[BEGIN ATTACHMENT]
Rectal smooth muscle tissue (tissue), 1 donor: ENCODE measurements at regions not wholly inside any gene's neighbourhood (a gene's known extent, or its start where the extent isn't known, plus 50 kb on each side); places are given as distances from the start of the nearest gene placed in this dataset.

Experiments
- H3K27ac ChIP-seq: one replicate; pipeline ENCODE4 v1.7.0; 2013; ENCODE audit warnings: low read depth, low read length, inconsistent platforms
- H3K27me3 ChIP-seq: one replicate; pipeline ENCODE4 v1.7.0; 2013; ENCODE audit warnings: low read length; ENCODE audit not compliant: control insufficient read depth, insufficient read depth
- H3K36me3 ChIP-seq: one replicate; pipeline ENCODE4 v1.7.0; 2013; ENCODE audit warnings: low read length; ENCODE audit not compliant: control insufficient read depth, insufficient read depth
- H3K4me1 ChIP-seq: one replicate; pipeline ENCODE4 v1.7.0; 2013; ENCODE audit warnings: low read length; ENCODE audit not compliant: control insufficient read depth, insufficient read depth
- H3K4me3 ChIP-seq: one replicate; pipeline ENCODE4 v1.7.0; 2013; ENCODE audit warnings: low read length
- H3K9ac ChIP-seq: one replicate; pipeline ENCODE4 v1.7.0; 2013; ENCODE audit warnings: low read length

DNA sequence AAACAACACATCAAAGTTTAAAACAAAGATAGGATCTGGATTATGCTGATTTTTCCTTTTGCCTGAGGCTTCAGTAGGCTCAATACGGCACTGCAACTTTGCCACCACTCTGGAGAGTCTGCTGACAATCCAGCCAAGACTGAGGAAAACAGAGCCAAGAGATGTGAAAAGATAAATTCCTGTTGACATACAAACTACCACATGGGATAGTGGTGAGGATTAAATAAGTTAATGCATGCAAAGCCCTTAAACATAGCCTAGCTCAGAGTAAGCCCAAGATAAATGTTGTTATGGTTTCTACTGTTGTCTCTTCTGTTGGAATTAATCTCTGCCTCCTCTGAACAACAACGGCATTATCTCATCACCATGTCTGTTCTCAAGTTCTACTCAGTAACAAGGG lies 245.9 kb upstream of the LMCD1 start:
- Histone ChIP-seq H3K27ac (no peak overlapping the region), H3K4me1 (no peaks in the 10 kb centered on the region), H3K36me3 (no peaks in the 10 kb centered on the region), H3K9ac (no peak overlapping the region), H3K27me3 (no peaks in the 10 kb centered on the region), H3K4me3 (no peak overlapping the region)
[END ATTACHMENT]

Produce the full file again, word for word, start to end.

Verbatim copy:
Rectal smooth muscle tissue (tissue), 1 donor: ENCODE measurements at regions not wholly inside any gene's neighbourhood (a gene's known extent, or its start where the extent isn't known, plus 50 kb on each side); places are given as distances from the start of the nearest gene placed in this dataset.

Experiments
- H3K27ac ChIP-seq: one replicate; pipeline ENCODE4 v1.7.0; 2013; ENCODE audit warnings: low read depth, low read length, inconsistent platforms
- H3K27me3 ChIP-seq: one replicate; pipeline ENCODE4 v1.7.0; 2013; ENCODE audit warnings: low read length; ENCODE audit not compliant: control insufficient read depth, insufficient read depth
- H3K36me3 ChIP-seq: one replicate; pipeline ENCODE4 v1.7.0; 2013; ENCODE audit warnings: low read length; ENCODE audit not compliant: control insufficient read depth, insufficient read depth
- H3K4me1 ChIP-seq: one replicate; pipeline ENCODE4 v1.7.0; 2013; ENCODE audit warnings: low read length; ENCODE audit not compliant: control insufficient read depth, insufficient read depth
- H3K4me3 ChIP-seq: one replicate; pipeline ENCODE4 v1.7.0; 2013; ENCODE audit warnings: low read length
- H3K9ac ChIP-seq: one replicate; pipeline ENCODE4 v1.7.0; 2013; ENCODE audit warnings: low read length

DNA sequence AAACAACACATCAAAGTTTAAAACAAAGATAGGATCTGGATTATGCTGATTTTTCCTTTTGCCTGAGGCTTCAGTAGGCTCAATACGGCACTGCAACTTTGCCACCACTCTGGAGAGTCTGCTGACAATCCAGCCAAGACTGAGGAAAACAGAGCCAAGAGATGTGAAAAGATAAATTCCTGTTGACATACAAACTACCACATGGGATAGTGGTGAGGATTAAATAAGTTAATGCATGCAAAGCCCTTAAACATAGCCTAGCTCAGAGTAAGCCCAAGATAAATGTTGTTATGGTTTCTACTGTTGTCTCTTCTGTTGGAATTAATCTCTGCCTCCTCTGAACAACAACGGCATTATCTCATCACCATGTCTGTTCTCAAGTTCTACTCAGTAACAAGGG lies 245.9 kb upstream of the LMCD1 start:
- Histone ChIP-seq H3K27ac (no peak overlapping the region), H3K4me1 (no peaks in the 10 kb centered on the region), H3K36me3 (no peaks in the 10 kb centered on the region), H3K9ac (no peak overlapping the region), H3K27me3 (no peaks in the 10 kb centered on the region), H3K4me3 (no peak overlapping the region)